When a child encounters serious anxiety problems, their well-being is not the only one that is affected; even their social relationships are also hampered. Their feelings and the symptoms of their condition can be felt by all the people that surround them.
Here are the main people that are affected when a child is anxious:
A child’s anxiety also leads to a parent’s anxiety. Parents may end up blaming their parenting style for bringing about the child’s condition. Your worry and your child’s severe anxiety can be felt by other members of the family and can then affect the whole family dynamics and home atmosphere.
An anxious child’s siblings may feel confused, concerned, or even upset about the anxious behavior their sibling is demonstrating. The rest of the family can then feel the tense and uneasiness. Siblings of the anxious child should also get support from parents, and you need to explain to them what is happening to their brother or sister. You can also let them know how they can react to their sibling’s anxiety episodes and how they can show their support.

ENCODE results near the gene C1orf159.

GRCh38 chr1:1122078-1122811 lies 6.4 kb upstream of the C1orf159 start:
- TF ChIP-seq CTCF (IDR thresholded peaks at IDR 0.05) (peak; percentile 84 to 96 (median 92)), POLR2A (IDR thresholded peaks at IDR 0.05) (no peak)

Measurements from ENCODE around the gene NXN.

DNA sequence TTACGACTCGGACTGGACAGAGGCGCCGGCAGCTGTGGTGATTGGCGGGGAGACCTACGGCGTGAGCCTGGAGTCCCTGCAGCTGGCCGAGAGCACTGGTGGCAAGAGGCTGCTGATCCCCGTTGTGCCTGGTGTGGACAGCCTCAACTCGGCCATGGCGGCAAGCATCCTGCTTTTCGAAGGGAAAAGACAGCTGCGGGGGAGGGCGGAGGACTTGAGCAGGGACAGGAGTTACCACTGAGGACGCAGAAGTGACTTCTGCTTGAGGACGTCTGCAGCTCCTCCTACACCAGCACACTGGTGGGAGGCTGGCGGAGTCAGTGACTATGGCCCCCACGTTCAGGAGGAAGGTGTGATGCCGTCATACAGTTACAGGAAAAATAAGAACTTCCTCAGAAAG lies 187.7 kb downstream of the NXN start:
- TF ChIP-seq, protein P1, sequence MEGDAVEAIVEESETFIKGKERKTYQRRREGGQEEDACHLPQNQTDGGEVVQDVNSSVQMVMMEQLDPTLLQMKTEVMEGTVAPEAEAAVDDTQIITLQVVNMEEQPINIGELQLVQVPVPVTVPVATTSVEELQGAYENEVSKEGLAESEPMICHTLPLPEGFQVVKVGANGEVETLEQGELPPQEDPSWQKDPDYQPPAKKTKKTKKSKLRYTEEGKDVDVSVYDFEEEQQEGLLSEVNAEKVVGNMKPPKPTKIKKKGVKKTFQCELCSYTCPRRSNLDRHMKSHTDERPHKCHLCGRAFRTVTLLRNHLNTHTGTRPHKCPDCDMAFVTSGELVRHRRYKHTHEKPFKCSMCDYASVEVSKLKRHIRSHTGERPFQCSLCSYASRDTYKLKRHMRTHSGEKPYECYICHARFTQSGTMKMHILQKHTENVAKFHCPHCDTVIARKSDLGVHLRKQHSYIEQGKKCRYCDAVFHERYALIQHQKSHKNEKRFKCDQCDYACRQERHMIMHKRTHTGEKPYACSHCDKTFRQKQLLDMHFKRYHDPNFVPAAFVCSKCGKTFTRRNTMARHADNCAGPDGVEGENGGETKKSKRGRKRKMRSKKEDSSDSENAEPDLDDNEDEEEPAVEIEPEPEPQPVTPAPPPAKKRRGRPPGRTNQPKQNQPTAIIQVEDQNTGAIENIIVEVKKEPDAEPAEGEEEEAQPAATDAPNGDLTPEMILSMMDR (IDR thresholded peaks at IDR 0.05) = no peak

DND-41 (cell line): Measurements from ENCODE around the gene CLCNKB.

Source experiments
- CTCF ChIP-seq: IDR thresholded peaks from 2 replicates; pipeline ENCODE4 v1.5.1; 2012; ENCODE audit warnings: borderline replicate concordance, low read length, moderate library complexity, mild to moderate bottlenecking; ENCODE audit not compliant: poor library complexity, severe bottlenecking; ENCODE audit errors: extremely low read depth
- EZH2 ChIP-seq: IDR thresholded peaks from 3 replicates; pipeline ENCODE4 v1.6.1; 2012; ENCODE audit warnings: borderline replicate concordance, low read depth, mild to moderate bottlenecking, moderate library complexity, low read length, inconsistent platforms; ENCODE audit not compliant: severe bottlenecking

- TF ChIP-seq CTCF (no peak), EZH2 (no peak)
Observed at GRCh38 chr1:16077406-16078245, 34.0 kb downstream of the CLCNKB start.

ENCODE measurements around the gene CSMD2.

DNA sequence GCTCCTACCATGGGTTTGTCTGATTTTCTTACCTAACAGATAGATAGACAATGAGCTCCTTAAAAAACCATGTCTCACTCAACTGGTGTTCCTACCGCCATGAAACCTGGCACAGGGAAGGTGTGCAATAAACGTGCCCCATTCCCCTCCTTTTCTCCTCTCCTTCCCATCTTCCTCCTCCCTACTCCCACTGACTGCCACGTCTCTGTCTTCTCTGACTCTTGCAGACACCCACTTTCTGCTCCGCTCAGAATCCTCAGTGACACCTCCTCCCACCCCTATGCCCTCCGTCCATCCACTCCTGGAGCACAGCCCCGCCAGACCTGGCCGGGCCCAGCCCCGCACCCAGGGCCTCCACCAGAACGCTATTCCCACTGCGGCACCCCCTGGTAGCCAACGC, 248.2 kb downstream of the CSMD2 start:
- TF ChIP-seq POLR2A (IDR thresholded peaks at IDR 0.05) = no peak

Some anxious children have close-knit groups of friends at school and some got no friends at all. Studies show that anxious children don’t participate in after-school activities at all and some refuse to go to school entirely. This can somehow affect how other children surrounding them operate as influence can have many forms.
Some anxious children act out or behave aggressively toward their teachers. Teachers may find a hard time letting these anxious children open up in the class or deal with the subjects at school. Teachers may also get affected if the anxious children refuse to participate in the class, avoid submitting their assignments and homework, or show other behaviors that can make education harder.
The points above should be factored in when crafting a child’s treatment plan. While the treatment is ongoing, parents, siblings, friends, and teachers should just continue showing their support and adjust accordingly when situations start to get worrying and critical.